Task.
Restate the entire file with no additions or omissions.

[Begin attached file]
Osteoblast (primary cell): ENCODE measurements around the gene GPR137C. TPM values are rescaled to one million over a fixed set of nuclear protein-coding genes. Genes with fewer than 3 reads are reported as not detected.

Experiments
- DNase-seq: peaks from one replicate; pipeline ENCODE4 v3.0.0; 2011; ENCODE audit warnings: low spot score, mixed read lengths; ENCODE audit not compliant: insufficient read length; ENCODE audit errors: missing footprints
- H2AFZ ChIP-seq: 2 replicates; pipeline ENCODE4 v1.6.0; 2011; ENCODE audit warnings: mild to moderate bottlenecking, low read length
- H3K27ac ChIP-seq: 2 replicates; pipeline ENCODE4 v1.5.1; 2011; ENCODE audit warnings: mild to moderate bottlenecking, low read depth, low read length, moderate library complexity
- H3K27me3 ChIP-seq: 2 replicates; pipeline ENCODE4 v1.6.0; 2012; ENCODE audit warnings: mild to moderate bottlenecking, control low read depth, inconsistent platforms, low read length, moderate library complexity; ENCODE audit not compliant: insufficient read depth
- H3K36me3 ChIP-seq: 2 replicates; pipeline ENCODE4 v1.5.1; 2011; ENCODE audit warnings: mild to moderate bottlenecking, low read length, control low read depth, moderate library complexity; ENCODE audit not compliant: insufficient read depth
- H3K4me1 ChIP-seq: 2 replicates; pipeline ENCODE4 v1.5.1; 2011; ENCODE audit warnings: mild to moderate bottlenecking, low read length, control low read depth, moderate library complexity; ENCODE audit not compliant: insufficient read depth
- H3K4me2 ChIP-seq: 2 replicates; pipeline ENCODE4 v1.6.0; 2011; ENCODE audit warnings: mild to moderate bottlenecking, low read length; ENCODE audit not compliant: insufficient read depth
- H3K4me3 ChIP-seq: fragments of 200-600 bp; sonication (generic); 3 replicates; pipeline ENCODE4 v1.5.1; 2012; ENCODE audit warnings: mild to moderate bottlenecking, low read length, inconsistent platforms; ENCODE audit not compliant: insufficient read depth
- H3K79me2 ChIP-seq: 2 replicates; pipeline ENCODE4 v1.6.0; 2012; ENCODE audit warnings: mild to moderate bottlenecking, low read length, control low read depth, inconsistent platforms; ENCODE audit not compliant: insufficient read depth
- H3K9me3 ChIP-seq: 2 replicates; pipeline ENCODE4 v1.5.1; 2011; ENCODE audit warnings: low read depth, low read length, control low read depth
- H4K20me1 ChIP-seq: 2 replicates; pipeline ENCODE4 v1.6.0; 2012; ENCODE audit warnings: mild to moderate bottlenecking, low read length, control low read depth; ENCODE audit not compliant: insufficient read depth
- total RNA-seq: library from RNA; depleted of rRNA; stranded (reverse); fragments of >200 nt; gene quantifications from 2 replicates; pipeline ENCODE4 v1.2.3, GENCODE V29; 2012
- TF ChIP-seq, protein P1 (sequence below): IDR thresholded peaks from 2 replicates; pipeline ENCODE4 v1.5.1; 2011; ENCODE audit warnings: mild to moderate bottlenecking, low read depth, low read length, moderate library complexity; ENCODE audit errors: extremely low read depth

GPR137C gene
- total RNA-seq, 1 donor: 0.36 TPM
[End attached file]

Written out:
Osteoblast (primary cell): ENCODE measurements around the gene GPR137C. TPM values are rescaled to one million over a fixed set of nuclear protein-coding genes. Genes with fewer than 3 reads are reported as not detected.

Experiments
- DNase-seq: peaks from one replicate; pipeline ENCODE4 v3.0.0; 2011; ENCODE audit warnings: low spot score, mixed read lengths; ENCODE audit not compliant: insufficient read length; ENCODE audit errors: missing footprints
- H2AFZ ChIP-seq: 2 replicates; pipeline ENCODE4 v1.6.0; 2011; ENCODE audit warnings: mild to moderate bottlenecking, low read length
- H3K27ac ChIP-seq: 2 replicates; pipeline ENCODE4 v1.5.1; 2011; ENCODE audit warnings: mild to moderate bottlenecking, low read depth, low read length, moderate library complexity
- H3K27me3 ChIP-seq: 2 replicates; pipeline ENCODE4 v1.6.0; 2012; ENCODE audit warnings: mild to moderate bottlenecking, control low read depth, inconsistent platforms, low read length, moderate library complexity; ENCODE audit not compliant: insufficient read depth
- H3K36me3 ChIP-seq: 2 replicates; pipeline ENCODE4 v1.5.1; 2011; ENCODE audit warnings: mild to moderate bottlenecking, low read length, control low read depth, moderate library complexity; ENCODE audit not compliant: insufficient read depth
- H3K4me1 ChIP-seq: 2 replicates; pipeline ENCODE4 v1.5.1; 2011; ENCODE audit warnings: mild to moderate bottlenecking, low read length, control low read depth, moderate library complexity; ENCODE audit not compliant: insufficient read depth
- H3K4me2 ChIP-seq: 2 replicates; pipeline ENCODE4 v1.6.0; 2011; ENCODE audit warnings: mild to moderate bottlenecking, low read length; ENCODE audit not compliant: insufficient read depth
- H3K4me3 ChIP-seq: fragments of 200-600 bp; sonication (generic); 3 replicates; pipeline ENCODE4 v1.5.1; 2012; ENCODE audit warnings: mild to moderate bottlenecking, low read length, inconsistent platforms; ENCODE audit not compliant: insufficient read depth
- H3K79me2 ChIP-seq: 2 replicates; pipeline ENCODE4 v1.6.0; 2012; ENCODE audit warnings: mild to moderate bottlenecking, low read length, control low read depth, inconsistent platforms; ENCODE audit not compliant: insufficient read depth
- H3K9me3 ChIP-seq: 2 replicates; pipeline ENCODE4 v1.5.1; 2011; ENCODE audit warnings: low read depth, low read length, control low read depth
- H4K20me1 ChIP-seq: 2 replicates; pipeline ENCODE4 v1.6.0; 2012; ENCODE audit warnings: mild to moderate bottlenecking, low read length, control low read depth; ENCODE audit not compliant: insufficient read depth
- total RNA-seq: library from RNA; depleted of rRNA; stranded (reverse); fragments of >200 nt; gene quantifications from 2 replicates; pipeline ENCODE4 v1.2.3, GENCODE V29; 2012
- TF ChIP-seq, protein P1 (sequence below): IDR thresholded peaks from 2 replicates; pipeline ENCODE4 v1.5.1; 2011; ENCODE audit warnings: mild to moderate bottlenecking, low read depth, low read length, moderate library complexity; ENCODE audit errors: extremely low read depth

GPR137C gene
- total RNA-seq, 1 donor: 0.36 TPM